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Solid-Oxide Fuel Cell Anode With Greater Fuel Flexibility and More Efficient Power Generation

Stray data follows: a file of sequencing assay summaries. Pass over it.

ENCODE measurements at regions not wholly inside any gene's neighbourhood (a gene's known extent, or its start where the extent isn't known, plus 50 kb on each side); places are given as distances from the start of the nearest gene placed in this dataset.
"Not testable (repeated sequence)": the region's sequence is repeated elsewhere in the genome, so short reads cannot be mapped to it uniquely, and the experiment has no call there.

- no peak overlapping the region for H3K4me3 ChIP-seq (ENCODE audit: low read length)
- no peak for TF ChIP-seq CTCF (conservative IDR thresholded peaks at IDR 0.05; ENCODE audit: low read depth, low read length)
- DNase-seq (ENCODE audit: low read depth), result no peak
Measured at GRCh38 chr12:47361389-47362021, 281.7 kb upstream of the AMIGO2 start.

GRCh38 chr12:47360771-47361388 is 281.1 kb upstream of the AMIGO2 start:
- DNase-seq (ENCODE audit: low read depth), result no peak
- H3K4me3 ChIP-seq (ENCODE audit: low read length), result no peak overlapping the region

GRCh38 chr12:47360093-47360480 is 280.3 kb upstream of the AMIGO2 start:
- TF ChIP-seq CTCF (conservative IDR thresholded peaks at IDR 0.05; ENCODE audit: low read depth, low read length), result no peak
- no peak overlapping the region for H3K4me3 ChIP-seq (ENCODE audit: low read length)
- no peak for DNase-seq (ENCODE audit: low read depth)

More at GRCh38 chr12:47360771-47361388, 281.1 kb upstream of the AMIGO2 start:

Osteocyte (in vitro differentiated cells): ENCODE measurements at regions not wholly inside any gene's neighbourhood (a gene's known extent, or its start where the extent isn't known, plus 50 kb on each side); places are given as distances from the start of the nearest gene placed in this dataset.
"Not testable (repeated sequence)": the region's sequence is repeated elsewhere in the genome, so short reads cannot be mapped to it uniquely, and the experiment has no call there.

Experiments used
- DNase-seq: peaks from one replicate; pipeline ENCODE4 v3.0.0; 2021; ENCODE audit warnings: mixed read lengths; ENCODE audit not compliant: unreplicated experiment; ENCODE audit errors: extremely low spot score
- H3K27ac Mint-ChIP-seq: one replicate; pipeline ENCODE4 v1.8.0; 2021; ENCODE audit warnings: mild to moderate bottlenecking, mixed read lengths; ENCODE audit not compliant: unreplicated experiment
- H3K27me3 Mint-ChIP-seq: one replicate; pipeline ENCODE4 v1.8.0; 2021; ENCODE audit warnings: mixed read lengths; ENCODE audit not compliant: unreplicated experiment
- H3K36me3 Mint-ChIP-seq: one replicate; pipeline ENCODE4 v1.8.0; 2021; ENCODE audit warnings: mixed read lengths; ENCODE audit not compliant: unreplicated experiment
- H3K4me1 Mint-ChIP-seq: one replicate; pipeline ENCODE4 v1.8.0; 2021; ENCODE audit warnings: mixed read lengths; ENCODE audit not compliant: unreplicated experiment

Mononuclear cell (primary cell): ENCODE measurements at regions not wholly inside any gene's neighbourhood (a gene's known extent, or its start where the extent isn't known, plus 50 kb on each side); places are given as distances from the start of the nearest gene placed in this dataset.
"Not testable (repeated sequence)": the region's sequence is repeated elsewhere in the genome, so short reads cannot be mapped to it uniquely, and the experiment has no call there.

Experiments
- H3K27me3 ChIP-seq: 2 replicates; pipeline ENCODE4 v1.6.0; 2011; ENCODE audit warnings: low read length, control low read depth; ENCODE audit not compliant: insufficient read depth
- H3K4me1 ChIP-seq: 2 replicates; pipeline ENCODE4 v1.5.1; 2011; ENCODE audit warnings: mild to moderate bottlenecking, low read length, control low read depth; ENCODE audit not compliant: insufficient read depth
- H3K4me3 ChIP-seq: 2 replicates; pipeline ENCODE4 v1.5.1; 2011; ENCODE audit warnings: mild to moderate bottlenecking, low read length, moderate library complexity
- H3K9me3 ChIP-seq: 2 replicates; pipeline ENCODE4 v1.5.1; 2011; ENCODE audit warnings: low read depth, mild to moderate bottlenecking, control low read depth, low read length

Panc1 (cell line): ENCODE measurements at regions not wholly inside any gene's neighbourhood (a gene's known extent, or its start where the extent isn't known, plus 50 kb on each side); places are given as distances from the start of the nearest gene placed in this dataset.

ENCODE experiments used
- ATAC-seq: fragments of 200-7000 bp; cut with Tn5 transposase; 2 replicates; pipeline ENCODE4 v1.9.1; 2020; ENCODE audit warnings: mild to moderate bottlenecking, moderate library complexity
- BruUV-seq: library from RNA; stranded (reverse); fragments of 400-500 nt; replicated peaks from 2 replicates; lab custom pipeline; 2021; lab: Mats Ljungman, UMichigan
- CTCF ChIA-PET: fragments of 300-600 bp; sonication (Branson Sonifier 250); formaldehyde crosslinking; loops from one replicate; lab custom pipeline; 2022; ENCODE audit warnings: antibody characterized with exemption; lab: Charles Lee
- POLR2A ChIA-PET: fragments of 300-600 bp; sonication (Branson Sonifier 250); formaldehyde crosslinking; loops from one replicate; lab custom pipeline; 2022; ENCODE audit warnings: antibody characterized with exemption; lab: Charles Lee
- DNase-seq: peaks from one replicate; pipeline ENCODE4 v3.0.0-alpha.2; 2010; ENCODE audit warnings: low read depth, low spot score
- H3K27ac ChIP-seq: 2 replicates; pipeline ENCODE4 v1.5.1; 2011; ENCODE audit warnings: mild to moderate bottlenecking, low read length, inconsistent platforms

The University of Florida is seeking companies interested in commercializing fuel-cell technology with improved range of use. Fuel cells combine oxygen and fuel to chemically generate electricity without combustion. The domestic market for this innovative energy source could grow to $975 million by the year 2012 according to some studies. Of the many existing fuel-cell technologies solid-oxide fuel cells have the distinct advantage of being able to use fuels other than hydrogen allowing for greater flexibility. One of the major components of a fuel cell is called the anode where oxygen ions come into contact with the fuel used by the cell. Different substances can be used for this anode but one that has particular benefits including tolerance to impurities is the liquid tin anode. The combination of the two technologies is known as a liquid tin anode solid-oxide fuel cell (LTA-SOFC). This kind of fuel cell marries the efficiency and reliability of conventional solid-oxide fuel cells with an expanded range of potential fuels including gaseous liquid and solid fuels and tolerates impurities such as sulfur. However this type of fuel cell typically uses a thick electrolyte portion (yttria-stabilized zirconium oxide) that reduces power density. University of Florida researchers used a fuel-cell anode comprised of a porous ceramic molten metal composite that can be employed in a solid-oxide fuel cell with a thin ceramic electrolyte thus increasing efficiency in energy output and power density. Technology: Fuel cells create electricity without combustion by combining oxygen and various fuels. Solid-oxide fuel cells have the advantage of greater flexibility among the many types of fuel cells available. When used with liquid tin anodes these types of fuel cells take on other benefits including resistance to pollutants. However traditional liquid tin anodes have low power density and efficiency. University of Florida researchers have developed a fuel cell anode that resolves this problem while keeping the fuel flexibility benefits. These solid-oxide fuel cells employ a porous ceramic molten metal composite anode with a cathode an electrolyte in contact with the anode and the cathode and an electrical circuit connecting the anode and the cathode for use of the electrical power resulting from the chemical reaction generated by the oxidation of the fuel. The porous ceramic for example Gd-doped CeO2 (GDC) not only supports the molten metal for example tin but also complements the molten metal as it facilitates oxygen diffusion into the anode from the electrolyte and within the anode to an extent that is not possible in the liquid metal alone due to the low solubility of oxygen ion in the metal. Application: A fuel-cell anode made up of a porous ceramic molten metal composite of a metal or metal alloy for increased efficiency

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